On 21 November 2012, pursuant to a direction made by a Registrar in the Federal Court bankruptcy proceedings, the first and second defendants made and signed statements of their assets and liabilities. The first defendant, Ke Qin Ren, declared that as at 13 November 2012 he had a half interest in the family home at North Ryde worth $675,000; a half interest in the furniture worth $15,000; an interest in a joint bank account worth $1,225; 25% of the share capital in Gloconnect Pty Limited worth $227,890; and a loan to Guo Wen Qi in China of 12 million Renminbi, or $1,865,000. His liabilities were said to be a loan secured on the North Ryde home of $409,500; the judgment of $2,364,995; and the costs liability estimated at $80,000. In a note to that statement, he said of Gloconnect:
Gloconnect Pty Limited has two shareholders, Pei Xu as to 75% and Ke Qin Ren as to 25%. The values attributed to those shares in the statements of assets and liabilities have been calculated in the following manner:
Gloconnect has one bank account which was cash positive at the dates indicated in the statement. Gloconnect is also the registered proprietor of an unencumbered property at XXX Sutherland Street, Mascot. Gloconnect also owns two motor vehicles. Those were the only assets of Gloconnect as at the relevant dates and it had only a hire purchase liability with respect to the motor vehicles as at those dates.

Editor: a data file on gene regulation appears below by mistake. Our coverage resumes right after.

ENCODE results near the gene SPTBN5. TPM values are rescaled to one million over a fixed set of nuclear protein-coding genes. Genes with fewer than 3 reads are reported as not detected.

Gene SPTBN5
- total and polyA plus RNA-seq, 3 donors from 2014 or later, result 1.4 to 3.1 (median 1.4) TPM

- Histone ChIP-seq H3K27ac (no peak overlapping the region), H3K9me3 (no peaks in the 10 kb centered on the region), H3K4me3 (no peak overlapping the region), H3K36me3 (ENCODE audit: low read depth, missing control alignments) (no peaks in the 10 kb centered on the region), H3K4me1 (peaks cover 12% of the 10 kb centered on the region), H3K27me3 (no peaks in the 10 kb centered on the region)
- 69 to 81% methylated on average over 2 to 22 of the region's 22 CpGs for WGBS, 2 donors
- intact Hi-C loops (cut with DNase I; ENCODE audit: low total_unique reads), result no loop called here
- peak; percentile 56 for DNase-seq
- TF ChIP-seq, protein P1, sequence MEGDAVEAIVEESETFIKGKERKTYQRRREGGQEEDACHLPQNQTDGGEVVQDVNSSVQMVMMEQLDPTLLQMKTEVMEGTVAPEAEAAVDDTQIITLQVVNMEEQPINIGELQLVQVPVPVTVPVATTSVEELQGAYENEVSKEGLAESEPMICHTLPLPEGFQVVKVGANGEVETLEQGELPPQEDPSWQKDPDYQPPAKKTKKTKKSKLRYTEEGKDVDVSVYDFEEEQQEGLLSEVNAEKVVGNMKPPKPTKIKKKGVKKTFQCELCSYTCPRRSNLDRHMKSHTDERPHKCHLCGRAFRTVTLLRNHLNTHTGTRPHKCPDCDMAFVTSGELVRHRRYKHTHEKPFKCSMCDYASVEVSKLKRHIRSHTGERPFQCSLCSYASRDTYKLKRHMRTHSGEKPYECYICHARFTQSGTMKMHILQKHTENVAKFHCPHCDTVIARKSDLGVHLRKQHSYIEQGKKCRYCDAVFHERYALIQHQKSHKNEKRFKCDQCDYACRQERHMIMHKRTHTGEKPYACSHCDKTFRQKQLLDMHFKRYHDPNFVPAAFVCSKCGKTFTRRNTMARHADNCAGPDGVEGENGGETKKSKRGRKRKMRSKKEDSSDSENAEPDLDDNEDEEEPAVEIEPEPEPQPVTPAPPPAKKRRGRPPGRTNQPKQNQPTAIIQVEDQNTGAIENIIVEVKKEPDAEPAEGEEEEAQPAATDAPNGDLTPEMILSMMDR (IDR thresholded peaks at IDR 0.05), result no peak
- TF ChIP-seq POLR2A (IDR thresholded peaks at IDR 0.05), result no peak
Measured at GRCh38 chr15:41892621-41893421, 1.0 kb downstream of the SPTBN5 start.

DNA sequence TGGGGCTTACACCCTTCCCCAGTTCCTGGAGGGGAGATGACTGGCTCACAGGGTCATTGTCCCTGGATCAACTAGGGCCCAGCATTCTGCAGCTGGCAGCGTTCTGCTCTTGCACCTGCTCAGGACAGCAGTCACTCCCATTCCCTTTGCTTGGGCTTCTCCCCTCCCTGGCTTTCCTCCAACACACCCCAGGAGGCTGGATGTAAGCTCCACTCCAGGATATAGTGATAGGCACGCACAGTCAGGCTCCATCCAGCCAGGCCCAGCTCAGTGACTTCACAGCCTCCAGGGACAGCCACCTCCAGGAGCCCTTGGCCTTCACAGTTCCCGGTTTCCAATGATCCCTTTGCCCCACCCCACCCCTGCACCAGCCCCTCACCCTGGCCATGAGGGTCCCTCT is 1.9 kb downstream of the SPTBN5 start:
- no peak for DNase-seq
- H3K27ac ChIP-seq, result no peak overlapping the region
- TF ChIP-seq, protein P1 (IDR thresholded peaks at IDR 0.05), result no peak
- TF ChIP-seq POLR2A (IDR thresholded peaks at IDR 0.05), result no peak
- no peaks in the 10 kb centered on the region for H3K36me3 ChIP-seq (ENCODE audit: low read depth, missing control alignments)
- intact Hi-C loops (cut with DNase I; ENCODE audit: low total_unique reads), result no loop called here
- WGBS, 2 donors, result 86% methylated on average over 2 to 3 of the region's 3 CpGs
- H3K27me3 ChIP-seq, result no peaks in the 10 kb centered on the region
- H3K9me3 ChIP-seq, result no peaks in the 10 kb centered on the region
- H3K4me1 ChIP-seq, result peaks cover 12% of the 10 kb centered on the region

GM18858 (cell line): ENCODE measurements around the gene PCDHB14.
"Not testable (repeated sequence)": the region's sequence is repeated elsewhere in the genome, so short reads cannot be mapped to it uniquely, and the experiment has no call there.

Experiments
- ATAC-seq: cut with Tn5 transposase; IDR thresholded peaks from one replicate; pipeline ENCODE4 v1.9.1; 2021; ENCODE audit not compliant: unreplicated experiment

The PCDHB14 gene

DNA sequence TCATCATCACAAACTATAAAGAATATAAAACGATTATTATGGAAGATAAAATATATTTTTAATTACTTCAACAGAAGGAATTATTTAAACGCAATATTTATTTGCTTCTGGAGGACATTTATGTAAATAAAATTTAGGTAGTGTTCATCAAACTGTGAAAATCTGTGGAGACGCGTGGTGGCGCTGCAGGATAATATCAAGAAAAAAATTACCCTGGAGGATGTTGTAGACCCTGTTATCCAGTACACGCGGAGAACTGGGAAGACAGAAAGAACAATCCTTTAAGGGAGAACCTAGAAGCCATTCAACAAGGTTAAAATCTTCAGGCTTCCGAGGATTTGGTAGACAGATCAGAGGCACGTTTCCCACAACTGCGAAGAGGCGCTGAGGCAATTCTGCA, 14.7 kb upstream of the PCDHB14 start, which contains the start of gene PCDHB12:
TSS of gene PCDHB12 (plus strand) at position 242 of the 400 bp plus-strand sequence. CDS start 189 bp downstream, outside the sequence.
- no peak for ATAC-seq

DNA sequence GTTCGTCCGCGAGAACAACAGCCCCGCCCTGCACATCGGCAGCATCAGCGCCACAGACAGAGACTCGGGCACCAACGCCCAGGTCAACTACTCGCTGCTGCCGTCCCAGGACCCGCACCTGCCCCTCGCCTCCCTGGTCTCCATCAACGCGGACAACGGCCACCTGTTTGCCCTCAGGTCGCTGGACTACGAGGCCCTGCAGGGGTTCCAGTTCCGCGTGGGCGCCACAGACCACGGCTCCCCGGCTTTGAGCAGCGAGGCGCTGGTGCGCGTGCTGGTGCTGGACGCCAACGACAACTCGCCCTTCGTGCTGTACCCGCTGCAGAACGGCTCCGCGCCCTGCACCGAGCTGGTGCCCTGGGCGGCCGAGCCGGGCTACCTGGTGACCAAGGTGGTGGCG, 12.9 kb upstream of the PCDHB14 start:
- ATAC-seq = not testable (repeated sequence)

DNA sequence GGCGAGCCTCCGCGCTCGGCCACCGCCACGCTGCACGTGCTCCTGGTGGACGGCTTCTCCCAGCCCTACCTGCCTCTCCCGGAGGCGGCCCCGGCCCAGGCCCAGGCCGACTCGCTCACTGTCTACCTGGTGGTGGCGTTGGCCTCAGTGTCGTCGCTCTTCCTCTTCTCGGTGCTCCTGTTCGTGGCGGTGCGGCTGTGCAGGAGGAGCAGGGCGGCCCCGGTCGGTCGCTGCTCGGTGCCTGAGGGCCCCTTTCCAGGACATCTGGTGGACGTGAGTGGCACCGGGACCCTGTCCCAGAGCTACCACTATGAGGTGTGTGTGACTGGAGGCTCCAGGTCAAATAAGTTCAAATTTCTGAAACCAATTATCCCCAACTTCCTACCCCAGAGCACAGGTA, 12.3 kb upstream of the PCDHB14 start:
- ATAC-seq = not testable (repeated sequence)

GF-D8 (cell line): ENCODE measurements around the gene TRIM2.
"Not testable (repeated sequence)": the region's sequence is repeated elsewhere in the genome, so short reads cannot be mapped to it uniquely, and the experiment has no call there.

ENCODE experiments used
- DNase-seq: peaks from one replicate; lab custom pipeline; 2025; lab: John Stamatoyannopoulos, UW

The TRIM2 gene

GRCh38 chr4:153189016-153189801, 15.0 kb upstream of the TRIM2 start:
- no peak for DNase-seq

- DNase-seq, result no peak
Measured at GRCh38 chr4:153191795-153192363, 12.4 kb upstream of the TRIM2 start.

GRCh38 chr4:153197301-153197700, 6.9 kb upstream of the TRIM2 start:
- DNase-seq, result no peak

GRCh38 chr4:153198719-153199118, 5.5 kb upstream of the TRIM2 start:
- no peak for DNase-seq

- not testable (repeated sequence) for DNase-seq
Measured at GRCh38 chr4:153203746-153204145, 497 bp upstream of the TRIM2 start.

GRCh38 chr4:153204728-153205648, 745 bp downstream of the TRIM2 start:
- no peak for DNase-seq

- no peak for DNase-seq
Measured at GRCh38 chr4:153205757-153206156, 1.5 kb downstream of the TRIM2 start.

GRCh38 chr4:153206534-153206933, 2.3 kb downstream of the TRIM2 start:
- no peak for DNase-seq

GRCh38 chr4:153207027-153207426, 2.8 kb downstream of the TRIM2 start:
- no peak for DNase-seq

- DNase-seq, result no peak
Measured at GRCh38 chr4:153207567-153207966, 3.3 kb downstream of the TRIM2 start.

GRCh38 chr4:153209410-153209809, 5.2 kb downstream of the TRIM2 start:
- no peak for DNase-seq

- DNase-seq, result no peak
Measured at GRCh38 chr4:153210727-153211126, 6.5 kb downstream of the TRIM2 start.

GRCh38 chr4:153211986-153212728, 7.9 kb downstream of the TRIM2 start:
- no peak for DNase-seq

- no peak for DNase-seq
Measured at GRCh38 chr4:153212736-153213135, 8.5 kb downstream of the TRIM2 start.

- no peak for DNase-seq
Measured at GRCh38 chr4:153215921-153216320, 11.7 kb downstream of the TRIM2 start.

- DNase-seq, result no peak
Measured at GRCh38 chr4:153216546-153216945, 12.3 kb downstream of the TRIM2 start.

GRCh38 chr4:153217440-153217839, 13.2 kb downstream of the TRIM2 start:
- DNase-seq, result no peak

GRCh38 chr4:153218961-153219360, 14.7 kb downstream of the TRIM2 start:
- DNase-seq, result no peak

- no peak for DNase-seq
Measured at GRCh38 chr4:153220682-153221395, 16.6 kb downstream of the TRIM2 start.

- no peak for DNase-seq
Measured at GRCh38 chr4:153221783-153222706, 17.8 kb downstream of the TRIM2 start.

The second defendant, Pei Xu, in her statement of assets and liabilities declared a half interest in a unit at Macquarie Park, in which she is a tenant in common with a third party which is worth, or said to be worth, $150,000; unit 20 at 62-68 Old Northern Road, Baulkham Hills, said to be worth $560,000, but which was the subject of one of the transfers executed by the Registrar; a half interest in the North Ryde home, said to be worth $675,000; a motor vehicle said to be worth $10,000; jewellery said to be worth $5,000; a half interest in the furniture, said to be worth $15,000; a joint bank account with Ke Qin Ren of $1,225; and 75% of the share capital in Gloconnect, worth $682,179. Her liabilities were the loan on unit 20 of $416,000; the loan on the North Ryde home of $409,500; and the judgment and costs order to which reference has been made. Pei Xu's statements of assets and liabilities included a note in respect of Gloconnect to the same effect as that in Mr Ren's statement.